Consumer insolvencies are set to rise over the next few years as indebted households struggle with higher borrowing costs and rising unemployment, according to a new report from RBC Economics.
Cracks are already starting to form, the report says, noting the rate of consumers 90 or more days late on their instalment loan payments is rising. Instalment loans are typically used for one-time expenses such as an unexpected emergency or home renovation.
On the contrary, mortgage arrears remain at record low levels.
We expect the environment to remain challenging for years to come—but an all-out collapse is unlikely.RBC Economics
Canadians' household debt to disposable income ratio was 180.5 per cent in the fourth quarter, returning to pre-pandemic levels. The ratio means Canadians owed roughly $1.81 in credit market debt for every $1 of household disposable income.
"Over the last year, the burden of that debt has grown even heavier for Canadian households," RBC assistant chief economist Robert Hogue wrote in the report on Wednesday.
"Government [COVID-related] support programs have largely ended, the cost of living has soared with inflation, and interest rates have spiked. These developments have caused an increasing number of Canadians to fall behind on debt service payments that have suddenly swelled."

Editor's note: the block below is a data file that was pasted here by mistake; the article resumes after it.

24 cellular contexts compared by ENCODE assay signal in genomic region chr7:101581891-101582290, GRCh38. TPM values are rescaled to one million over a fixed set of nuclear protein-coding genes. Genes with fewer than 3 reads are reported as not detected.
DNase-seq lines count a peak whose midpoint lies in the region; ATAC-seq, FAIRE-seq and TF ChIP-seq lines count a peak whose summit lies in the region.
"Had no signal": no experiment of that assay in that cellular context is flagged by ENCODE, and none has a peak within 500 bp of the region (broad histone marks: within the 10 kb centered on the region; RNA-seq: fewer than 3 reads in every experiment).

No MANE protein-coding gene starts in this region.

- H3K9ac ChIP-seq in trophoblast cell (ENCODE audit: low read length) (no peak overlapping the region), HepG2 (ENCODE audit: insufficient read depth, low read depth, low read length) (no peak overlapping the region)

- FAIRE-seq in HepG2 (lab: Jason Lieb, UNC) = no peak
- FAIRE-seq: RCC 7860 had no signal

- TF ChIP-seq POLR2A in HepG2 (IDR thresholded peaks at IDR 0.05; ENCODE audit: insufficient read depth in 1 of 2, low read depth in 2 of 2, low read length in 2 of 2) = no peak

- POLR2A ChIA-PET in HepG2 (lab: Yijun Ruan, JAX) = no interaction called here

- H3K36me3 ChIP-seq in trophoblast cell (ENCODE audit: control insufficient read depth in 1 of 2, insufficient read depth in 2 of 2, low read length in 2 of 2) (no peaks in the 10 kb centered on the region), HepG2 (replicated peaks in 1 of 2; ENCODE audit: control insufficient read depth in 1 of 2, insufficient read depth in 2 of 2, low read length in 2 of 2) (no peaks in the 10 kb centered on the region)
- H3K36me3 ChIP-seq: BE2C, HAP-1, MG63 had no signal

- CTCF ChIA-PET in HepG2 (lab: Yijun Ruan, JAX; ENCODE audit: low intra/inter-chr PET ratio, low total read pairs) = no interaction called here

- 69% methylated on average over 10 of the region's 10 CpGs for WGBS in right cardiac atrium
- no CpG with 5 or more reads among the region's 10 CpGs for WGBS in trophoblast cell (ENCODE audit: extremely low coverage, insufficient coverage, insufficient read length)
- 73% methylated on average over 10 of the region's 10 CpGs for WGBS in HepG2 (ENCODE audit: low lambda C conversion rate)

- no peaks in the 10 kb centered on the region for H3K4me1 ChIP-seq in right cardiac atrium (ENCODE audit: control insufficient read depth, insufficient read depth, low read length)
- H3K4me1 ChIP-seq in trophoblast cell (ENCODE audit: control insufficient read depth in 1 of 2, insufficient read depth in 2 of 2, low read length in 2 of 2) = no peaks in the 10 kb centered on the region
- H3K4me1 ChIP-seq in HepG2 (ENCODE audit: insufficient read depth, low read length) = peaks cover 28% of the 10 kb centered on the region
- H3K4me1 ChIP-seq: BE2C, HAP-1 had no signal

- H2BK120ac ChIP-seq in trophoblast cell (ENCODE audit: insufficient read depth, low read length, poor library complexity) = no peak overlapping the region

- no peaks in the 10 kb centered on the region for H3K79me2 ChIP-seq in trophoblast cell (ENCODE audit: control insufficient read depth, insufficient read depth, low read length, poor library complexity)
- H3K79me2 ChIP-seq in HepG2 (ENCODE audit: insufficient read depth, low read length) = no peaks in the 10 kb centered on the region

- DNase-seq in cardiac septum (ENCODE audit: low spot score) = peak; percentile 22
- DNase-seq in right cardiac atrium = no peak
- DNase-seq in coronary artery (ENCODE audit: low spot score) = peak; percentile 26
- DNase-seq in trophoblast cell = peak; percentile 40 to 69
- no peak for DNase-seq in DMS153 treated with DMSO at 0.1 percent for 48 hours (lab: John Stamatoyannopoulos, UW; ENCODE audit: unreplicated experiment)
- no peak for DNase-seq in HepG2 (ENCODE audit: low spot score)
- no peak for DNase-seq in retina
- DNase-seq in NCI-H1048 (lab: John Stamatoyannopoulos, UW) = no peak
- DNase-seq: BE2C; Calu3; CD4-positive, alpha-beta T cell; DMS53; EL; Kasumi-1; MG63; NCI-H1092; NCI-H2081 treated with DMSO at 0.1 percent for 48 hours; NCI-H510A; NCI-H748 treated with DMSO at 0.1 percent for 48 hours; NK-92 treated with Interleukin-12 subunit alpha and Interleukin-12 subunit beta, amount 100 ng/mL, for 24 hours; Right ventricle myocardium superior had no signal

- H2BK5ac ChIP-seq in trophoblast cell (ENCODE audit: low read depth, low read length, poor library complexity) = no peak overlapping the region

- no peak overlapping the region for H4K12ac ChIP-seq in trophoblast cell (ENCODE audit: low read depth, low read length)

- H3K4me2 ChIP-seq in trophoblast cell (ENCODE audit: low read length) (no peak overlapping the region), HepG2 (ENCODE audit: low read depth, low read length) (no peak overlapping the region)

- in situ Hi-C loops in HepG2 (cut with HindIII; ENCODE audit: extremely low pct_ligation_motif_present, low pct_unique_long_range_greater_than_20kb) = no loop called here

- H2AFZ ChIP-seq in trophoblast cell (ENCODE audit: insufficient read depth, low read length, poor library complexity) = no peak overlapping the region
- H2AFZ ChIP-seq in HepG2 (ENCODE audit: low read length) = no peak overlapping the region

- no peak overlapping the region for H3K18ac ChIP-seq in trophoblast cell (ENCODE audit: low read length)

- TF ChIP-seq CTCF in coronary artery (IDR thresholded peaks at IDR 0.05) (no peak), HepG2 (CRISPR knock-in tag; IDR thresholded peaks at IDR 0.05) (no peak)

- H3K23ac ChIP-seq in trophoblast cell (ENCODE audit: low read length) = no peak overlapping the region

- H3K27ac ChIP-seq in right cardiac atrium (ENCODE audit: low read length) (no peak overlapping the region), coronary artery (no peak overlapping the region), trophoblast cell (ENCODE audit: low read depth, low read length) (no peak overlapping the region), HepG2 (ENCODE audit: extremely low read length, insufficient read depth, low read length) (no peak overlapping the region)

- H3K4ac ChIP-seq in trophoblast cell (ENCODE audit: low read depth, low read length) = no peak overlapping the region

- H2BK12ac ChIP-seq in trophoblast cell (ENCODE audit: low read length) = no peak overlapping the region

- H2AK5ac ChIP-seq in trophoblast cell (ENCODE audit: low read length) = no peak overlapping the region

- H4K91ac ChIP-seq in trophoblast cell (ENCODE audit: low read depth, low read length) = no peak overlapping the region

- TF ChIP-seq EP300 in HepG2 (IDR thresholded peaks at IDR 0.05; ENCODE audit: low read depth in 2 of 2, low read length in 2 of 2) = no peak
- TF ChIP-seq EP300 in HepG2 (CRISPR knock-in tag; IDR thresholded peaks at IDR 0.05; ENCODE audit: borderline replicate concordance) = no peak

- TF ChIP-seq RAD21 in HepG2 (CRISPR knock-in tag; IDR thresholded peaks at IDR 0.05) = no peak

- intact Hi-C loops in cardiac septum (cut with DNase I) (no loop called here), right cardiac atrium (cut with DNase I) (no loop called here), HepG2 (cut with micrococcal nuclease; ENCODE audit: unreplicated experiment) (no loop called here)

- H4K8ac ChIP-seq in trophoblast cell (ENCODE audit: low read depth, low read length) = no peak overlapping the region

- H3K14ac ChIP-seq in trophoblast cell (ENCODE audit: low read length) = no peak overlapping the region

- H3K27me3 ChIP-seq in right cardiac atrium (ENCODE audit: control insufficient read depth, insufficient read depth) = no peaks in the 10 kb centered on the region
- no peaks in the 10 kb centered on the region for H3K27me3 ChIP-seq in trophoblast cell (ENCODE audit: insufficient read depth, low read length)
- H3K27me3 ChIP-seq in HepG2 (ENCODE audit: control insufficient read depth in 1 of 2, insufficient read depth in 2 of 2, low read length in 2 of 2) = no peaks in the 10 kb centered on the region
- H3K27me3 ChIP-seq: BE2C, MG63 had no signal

RBC predicts consumer insolvencies could rise by nearly 30 per cent over the next few years.
The analysis also suggests projected rising job losses could begin to reverse the decline in mortgage delinquencies over the medium to long term as rate hikes and heavier debt service loads weigh on households.
Those with variable rate mortgages are already feeling the weight of higher rates, while many homeowners with fixed rates will feel the pain between the years 2025 and 2027 when it comes time to renew, RBC says.
An Angus Reid poll on Tuesday highlighted that 77 per cent of homeowners are worried about what higher rates will mean for their next mortgage renewal.
The bank sees Canada's unemployment rate reaching 6.6 per cent by early next year, from the current 5 per cent.
Despite painting a picture of mounting financial pressure, RBC expects "any financial troubles to remain relatively contained in the short to medium terms."
"We expect the environment to remain challenging for years to come—but an all-out collapse is unlikely," the report said.
Michelle Zadikian is a senior reporter at Yahoo Finance Canada. Follow her on Twitter @m_zadikian.